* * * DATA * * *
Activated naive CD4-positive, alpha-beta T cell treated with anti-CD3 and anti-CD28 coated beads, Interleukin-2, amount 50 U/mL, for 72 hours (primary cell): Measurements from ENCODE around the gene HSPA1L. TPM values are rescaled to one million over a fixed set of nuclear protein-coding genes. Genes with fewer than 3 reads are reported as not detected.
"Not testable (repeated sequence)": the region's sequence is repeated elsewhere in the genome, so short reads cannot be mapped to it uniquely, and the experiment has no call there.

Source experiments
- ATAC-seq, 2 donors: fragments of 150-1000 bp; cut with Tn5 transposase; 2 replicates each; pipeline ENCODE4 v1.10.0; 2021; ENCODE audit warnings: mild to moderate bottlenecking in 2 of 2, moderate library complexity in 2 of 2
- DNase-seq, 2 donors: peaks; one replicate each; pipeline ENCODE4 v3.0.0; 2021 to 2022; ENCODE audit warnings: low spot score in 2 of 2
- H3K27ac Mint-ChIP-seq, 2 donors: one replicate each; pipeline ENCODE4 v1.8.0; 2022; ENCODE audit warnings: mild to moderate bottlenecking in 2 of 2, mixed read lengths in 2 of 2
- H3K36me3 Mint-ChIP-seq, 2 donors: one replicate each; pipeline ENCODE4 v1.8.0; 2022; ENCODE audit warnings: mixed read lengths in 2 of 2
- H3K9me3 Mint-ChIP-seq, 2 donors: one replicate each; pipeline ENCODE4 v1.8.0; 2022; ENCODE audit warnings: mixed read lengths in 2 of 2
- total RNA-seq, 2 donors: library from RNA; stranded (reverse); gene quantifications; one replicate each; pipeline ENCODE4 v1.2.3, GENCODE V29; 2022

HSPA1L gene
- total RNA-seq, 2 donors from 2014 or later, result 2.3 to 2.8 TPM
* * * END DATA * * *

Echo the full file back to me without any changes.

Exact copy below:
Activated naive CD4-positive, alpha-beta T cell treated with anti-CD3 and anti-CD28 coated beads, Interleukin-2, amount 50 U/mL, for 72 hours (primary cell): Measurements from ENCODE around the gene HSPA1L. TPM values are rescaled to one million over a fixed set of nuclear protein-coding genes. Genes with fewer than 3 reads are reported as not detected.
"Not testable (repeated sequence)": the region's sequence is repeated elsewhere in the genome, so short reads cannot be mapped to it uniquely, and the experiment has no call there.

Source experiments
- ATAC-seq, 2 donors: fragments of 150-1000 bp; cut with Tn5 transposase; 2 replicates each; pipeline ENCODE4 v1.10.0; 2021; ENCODE audit warnings: mild to moderate bottlenecking in 2 of 2, moderate library complexity in 2 of 2
- DNase-seq, 2 donors: peaks; one replicate each; pipeline ENCODE4 v3.0.0; 2021 to 2022; ENCODE audit warnings: low spot score in 2 of 2
- H3K27ac Mint-ChIP-seq, 2 donors: one replicate each; pipeline ENCODE4 v1.8.0; 2022; ENCODE audit warnings: mild to moderate bottlenecking in 2 of 2, mixed read lengths in 2 of 2
- H3K36me3 Mint-ChIP-seq, 2 donors: one replicate each; pipeline ENCODE4 v1.8.0; 2022; ENCODE audit warnings: mixed read lengths in 2 of 2
- H3K9me3 Mint-ChIP-seq, 2 donors: one replicate each; pipeline ENCODE4 v1.8.0; 2022; ENCODE audit warnings: mixed read lengths in 2 of 2
- total RNA-seq, 2 donors: library from RNA; stranded (reverse); gene quantifications; one replicate each; pipeline ENCODE4 v1.2.3, GENCODE V29; 2022

HSPA1L gene
- total RNA-seq, 2 donors from 2014 or later, result 2.3 to 2.8 TPM